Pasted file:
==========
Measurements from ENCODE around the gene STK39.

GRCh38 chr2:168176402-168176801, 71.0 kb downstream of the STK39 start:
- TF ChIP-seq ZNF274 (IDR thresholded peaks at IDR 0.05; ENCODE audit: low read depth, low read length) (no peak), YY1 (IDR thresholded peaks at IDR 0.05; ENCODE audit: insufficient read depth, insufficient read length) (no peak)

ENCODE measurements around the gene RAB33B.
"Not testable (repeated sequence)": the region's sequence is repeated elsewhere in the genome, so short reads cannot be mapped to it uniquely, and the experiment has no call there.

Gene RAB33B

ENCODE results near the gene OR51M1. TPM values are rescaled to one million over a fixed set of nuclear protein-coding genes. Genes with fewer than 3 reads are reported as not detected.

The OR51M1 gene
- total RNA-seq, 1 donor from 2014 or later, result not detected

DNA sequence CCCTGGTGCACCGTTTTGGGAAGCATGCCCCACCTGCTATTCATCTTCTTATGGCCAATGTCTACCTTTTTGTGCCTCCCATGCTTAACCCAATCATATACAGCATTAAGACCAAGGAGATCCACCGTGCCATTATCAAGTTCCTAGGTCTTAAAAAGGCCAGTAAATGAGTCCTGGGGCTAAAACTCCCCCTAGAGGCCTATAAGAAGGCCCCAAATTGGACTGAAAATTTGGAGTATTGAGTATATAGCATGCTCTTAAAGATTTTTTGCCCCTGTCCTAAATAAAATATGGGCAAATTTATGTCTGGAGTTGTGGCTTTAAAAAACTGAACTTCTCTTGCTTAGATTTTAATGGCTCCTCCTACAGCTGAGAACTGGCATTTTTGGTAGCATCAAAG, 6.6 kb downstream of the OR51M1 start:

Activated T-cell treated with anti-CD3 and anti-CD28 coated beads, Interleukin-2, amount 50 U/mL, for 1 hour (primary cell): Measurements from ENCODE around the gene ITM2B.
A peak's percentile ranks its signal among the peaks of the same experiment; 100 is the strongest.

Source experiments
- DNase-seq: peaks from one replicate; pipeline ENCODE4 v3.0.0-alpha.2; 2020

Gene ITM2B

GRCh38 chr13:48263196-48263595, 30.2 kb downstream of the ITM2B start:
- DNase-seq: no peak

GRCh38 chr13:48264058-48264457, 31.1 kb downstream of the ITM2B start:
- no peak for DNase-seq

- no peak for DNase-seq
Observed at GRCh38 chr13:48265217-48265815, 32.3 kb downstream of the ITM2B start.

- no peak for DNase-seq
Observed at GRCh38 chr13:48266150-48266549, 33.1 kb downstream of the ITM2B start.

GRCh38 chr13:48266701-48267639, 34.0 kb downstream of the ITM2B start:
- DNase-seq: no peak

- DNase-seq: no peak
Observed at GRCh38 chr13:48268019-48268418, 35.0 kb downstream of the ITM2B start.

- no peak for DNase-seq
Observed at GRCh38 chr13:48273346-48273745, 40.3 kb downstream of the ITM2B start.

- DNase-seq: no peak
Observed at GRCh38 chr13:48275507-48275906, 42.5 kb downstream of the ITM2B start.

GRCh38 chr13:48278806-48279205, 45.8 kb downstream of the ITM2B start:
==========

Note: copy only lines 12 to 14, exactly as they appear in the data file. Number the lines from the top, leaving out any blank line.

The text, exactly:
A peak's percentile ranks its signal among the peaks of the same experiment; 100 is the strongest.

Source experiments
- DNase-seq: peaks from one replicate; pipeline ENCODE4 v3.0.0-alpha.2; 2020